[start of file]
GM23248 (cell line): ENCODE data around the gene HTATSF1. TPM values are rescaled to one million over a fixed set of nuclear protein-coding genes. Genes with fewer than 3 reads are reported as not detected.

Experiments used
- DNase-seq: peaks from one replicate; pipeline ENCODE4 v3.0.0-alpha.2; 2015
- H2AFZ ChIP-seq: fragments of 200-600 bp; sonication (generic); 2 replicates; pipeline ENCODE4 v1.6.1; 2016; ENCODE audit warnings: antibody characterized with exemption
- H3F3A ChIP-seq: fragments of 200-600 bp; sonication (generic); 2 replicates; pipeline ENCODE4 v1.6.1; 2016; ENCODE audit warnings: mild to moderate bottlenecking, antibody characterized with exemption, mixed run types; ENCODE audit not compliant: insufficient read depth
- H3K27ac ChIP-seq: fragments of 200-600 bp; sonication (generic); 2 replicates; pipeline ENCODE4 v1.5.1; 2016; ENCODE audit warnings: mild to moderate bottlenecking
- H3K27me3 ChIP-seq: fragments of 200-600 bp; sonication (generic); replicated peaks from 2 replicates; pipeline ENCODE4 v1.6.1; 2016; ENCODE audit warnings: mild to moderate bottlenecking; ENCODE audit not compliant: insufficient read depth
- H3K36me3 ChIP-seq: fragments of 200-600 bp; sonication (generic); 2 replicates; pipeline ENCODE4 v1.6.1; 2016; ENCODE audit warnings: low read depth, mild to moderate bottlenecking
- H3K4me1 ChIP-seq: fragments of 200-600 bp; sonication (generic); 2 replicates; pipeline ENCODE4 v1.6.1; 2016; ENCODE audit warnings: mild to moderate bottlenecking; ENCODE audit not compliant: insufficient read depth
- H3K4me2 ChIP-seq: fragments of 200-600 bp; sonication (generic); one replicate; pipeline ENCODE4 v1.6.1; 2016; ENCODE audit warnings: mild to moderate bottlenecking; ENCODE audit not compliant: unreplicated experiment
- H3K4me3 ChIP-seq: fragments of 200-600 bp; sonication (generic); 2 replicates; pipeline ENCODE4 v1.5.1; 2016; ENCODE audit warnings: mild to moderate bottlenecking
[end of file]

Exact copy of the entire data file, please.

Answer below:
GM23248 (cell line): ENCODE data around the gene HTATSF1. TPM values are rescaled to one million over a fixed set of nuclear protein-coding genes. Genes with fewer than 3 reads are reported as not detected.

Experiments used
- DNase-seq: peaks from one replicate; pipeline ENCODE4 v3.0.0-alpha.2; 2015
- H2AFZ ChIP-seq: fragments of 200-600 bp; sonication (generic); 2 replicates; pipeline ENCODE4 v1.6.1; 2016; ENCODE audit warnings: antibody characterized with exemption
- H3F3A ChIP-seq: fragments of 200-600 bp; sonication (generic); 2 replicates; pipeline ENCODE4 v1.6.1; 2016; ENCODE audit warnings: mild to moderate bottlenecking, antibody characterized with exemption, mixed run types; ENCODE audit not compliant: insufficient read depth
- H3K27ac ChIP-seq: fragments of 200-600 bp; sonication (generic); 2 replicates; pipeline ENCODE4 v1.5.1; 2016; ENCODE audit warnings: mild to moderate bottlenecking
- H3K27me3 ChIP-seq: fragments of 200-600 bp; sonication (generic); replicated peaks from 2 replicates; pipeline ENCODE4 v1.6.1; 2016; ENCODE audit warnings: mild to moderate bottlenecking; ENCODE audit not compliant: insufficient read depth
- H3K36me3 ChIP-seq: fragments of 200-600 bp; sonication (generic); 2 replicates; pipeline ENCODE4 v1.6.1; 2016; ENCODE audit warnings: low read depth, mild to moderate bottlenecking
- H3K4me1 ChIP-seq: fragments of 200-600 bp; sonication (generic); 2 replicates; pipeline ENCODE4 v1.6.1; 2016; ENCODE audit warnings: mild to moderate bottlenecking; ENCODE audit not compliant: insufficient read depth
- H3K4me2 ChIP-seq: fragments of 200-600 bp; sonication (generic); one replicate; pipeline ENCODE4 v1.6.1; 2016; ENCODE audit warnings: mild to moderate bottlenecking; ENCODE audit not compliant: unreplicated experiment
- H3K4me3 ChIP-seq: fragments of 200-600 bp; sonication (generic); 2 replicates; pipeline ENCODE4 v1.5.1; 2016; ENCODE audit warnings: mild to moderate bottlenecking